The National Treasury (NT) briefed the Committee on the request from the public to zero-rate Value Added Tax (VAT) on books. It noted that VAT was the second most important source of revenue for the South African fiscus, after Personal Income Tax (PIT), and that the South African VAT system appeared to be the second-best performing in the world. An effective VAT system, not unduly compromised by concessions, was essential in generating the necessary tax revenues to fund government’s expenditure programmes, including initiatives to help the poor. However, providing relief in the form of reduced rates, and zero-rating for “merit” goods might even worsen the “regressivity” of a VAT system, because it seemed that middle and higher income groups, in purchasing more of these goods, benefited more than the poor. Public opinion was strongly in favour of retaining zero-rating on basic foodstuffs. The requests for additional zero-rating were outlined. It was also argued that exemption might be one way to relieve some business from the administrative burden of complying with VAT, but this in fact did not apply to those who provided both exempt and taxable goods. In some cases the zero-rating, although well-intentioned, actually had poor consequences, because most of the profits from zero-rating accrued to suppliers, not to the poor end-consumers – as shown with illuminating paraffin. National Treasury did not support the proposals to zero-rate books, noting that the VAT amount calculated on books and stationery, per year, was R1.3 million, but most of the proportion of these benefits, around 87%, would once again accrue to suppliers. It was argued that the zero-rating would support students, but National Treasury suggested that instead this had to be done more directly, based on a definite budget, by increasing resources to schools and public libraries. Additional funding for books in the education system would have a far greater impact on literacy levels. The amount of benefit accruing to suppliers, and lesser benefits accruing to the consumers, was also used to illustrate NT’s reluctance to zero-rate medicines, especially since most poor consumers in any event received their medical treatment from public hospitals.
The Committee asked what reasons other countries had for making concessions in VAT on books, what impact the zero-rating of books would have on the fiscal framework, how the term “books” was defined, and if the 14% book-VAT could be kept aside as a conditional grant for libraries. The Committee understood the principles, and noted also that other incentives were being planned for education, and would therefore leave the zero-rating aside for the moment.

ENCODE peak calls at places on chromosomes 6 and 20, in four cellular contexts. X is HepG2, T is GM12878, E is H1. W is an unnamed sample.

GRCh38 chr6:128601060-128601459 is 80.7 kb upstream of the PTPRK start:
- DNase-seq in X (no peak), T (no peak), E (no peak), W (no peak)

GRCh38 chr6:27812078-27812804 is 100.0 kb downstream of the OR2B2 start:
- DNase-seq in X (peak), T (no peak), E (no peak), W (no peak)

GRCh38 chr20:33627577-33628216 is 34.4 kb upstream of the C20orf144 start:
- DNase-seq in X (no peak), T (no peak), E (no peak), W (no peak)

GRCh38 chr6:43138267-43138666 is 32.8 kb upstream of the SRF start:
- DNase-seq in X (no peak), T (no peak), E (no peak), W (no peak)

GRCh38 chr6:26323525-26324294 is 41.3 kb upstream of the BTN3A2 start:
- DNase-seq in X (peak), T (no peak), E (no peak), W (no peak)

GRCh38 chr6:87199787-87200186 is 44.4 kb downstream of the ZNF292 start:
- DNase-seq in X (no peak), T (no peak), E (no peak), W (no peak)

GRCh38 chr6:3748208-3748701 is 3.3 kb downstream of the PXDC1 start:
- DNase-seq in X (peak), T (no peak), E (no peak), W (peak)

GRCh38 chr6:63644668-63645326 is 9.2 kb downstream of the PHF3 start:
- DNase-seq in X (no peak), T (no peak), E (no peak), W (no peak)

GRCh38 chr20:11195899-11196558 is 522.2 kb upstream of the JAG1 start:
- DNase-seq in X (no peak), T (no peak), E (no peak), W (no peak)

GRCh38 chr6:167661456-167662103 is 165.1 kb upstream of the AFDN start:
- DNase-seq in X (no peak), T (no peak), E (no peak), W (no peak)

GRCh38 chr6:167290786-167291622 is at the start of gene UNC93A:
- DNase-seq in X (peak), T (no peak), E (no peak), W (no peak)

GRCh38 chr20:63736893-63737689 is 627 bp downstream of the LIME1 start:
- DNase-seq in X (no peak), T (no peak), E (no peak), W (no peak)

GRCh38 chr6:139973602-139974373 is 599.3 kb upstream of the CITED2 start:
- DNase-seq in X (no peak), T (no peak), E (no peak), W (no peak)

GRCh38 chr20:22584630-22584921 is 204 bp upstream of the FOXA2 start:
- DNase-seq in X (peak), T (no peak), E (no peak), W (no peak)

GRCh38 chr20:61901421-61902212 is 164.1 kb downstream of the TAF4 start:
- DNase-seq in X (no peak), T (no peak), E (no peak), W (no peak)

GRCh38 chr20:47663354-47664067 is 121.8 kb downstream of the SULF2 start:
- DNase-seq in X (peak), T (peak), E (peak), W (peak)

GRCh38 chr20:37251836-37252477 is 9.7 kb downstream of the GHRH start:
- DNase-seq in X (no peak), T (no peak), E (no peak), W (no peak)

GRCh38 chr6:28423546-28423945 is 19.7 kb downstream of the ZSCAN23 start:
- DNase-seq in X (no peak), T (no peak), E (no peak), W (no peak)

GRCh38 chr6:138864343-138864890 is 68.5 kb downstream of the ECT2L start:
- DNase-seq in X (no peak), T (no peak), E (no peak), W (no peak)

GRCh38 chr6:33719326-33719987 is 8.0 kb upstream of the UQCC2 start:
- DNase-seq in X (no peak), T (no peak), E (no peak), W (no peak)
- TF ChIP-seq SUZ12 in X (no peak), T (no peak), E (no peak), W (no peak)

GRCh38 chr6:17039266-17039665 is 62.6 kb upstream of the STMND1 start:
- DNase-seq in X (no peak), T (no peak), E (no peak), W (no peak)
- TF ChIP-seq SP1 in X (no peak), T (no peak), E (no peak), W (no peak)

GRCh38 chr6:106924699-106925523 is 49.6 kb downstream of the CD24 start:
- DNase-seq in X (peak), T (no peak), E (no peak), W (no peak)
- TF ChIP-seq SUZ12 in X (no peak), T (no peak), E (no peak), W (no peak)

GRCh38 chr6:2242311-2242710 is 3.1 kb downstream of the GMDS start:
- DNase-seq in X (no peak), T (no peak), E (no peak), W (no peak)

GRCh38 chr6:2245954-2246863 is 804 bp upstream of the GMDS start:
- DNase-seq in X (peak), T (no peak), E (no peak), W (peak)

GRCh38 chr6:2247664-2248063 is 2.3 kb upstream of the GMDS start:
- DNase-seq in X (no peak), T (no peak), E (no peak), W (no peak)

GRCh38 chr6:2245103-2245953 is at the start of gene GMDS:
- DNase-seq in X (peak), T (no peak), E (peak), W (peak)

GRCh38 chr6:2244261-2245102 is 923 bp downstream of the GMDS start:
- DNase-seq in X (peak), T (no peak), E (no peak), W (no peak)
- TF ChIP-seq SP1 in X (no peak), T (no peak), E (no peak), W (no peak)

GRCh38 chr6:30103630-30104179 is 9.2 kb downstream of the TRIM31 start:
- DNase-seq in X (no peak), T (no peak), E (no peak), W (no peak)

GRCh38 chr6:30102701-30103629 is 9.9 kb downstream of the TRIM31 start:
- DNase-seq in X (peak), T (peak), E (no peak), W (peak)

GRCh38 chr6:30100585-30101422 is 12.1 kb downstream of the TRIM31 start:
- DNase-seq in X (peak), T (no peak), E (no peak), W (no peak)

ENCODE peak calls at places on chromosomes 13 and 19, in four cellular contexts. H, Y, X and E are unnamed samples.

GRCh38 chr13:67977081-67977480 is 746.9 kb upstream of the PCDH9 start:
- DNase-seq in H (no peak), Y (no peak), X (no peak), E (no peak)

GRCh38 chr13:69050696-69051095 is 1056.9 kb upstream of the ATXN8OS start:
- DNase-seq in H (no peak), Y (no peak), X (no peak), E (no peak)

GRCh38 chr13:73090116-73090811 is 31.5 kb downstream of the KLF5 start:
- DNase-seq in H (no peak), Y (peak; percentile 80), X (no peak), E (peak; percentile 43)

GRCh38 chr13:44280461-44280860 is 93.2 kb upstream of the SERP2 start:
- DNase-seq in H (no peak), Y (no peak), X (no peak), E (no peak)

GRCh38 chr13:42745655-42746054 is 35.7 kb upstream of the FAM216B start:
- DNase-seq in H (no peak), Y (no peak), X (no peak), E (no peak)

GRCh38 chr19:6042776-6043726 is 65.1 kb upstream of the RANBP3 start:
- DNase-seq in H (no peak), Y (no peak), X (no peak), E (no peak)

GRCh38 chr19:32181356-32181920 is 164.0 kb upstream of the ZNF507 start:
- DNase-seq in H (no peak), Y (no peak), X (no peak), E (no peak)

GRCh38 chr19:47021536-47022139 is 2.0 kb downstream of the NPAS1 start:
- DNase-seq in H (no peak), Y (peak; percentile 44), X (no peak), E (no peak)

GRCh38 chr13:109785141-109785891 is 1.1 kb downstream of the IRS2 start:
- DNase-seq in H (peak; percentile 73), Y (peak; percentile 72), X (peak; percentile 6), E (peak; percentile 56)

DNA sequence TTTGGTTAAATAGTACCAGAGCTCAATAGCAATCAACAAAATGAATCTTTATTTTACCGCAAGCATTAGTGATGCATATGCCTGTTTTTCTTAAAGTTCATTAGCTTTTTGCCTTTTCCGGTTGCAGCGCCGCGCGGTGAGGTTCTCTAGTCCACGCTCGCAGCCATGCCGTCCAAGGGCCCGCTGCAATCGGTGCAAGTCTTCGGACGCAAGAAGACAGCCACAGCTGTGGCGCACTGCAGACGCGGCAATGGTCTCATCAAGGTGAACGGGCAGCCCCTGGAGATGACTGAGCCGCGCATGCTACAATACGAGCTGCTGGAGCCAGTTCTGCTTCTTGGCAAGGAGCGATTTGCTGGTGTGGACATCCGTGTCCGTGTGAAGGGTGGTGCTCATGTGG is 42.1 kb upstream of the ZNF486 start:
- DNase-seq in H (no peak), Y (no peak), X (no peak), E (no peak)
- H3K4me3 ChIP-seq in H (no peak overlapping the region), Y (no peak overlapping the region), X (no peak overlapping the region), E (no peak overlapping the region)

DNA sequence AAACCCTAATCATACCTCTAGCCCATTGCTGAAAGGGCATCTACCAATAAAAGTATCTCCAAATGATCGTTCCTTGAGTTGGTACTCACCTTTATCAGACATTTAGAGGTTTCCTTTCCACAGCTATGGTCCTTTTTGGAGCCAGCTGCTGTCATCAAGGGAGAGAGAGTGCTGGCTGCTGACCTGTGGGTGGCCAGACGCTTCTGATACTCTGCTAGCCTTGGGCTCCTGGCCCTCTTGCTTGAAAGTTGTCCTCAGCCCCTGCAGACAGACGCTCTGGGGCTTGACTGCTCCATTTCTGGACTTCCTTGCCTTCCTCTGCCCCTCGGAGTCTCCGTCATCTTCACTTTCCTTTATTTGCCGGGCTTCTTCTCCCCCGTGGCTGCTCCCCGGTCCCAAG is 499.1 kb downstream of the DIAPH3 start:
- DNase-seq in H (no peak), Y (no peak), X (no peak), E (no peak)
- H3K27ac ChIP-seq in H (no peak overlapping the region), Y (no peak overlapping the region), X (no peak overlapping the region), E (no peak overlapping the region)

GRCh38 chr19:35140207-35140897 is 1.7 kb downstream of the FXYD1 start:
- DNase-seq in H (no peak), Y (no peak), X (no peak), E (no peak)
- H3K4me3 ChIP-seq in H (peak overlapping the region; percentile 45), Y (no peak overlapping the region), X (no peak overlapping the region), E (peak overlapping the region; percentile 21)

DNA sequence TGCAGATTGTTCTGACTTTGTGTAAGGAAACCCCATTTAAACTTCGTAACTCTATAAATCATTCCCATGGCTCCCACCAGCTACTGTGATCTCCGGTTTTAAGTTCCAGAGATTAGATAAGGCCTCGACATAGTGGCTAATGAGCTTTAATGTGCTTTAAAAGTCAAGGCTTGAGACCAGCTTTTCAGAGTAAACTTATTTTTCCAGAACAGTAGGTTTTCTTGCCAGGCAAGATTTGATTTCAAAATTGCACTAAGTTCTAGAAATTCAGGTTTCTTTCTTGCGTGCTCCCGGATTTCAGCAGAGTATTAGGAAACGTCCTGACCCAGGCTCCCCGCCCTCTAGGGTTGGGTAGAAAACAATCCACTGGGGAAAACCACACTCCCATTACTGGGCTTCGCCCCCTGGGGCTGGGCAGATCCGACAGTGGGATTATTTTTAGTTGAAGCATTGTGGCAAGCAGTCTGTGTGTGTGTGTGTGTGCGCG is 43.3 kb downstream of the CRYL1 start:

The Committee noted that there was a problem of under-counting the numbers of people in
VAT: requests for zero-rating on books: National Treasury briefing
Mr Cecil Morden, Chief Director: Tax Policy, National Treasury, told the Committee that the government had released a White Paper in 1988 indicating its intention to the replace the then one-stage General Sales Tax (GST) with a Value-Added Tax (VAT) system. VAT was introduced on 30 September 1991. A Value-Added Tax Committee (VATCOM) recommended a broad tax base with minimal exclusions. The VAT rate had been at 14% since 7 April 1993.
When the VAT Act, No.89 of 1991 (the Act) was promulgated on 12 June 1991, no provisions were made to exclude, or zero-rate, any goods or services. However, on 17 July 1991 the zero-rating of brown bread and maize meal were announced. On 29 September 1991, following extended public protest, eight additional basic food items were added to the zero-rated list. At the beginning of 1993, further public protest resulted in the zero-rating of an additional nine basic food items. Pressures for a higher VAT rate on luxury goods were allayed, to an extent, by the extension of ad valorem excise duties on luxury goods, including such items as air conditioners, cell phones, video cameras and dishwashers. Vehicles were later added to the list by way of a progressive ad valorem duty formula, which meant that the cheapest vehicles were excluded from this impost.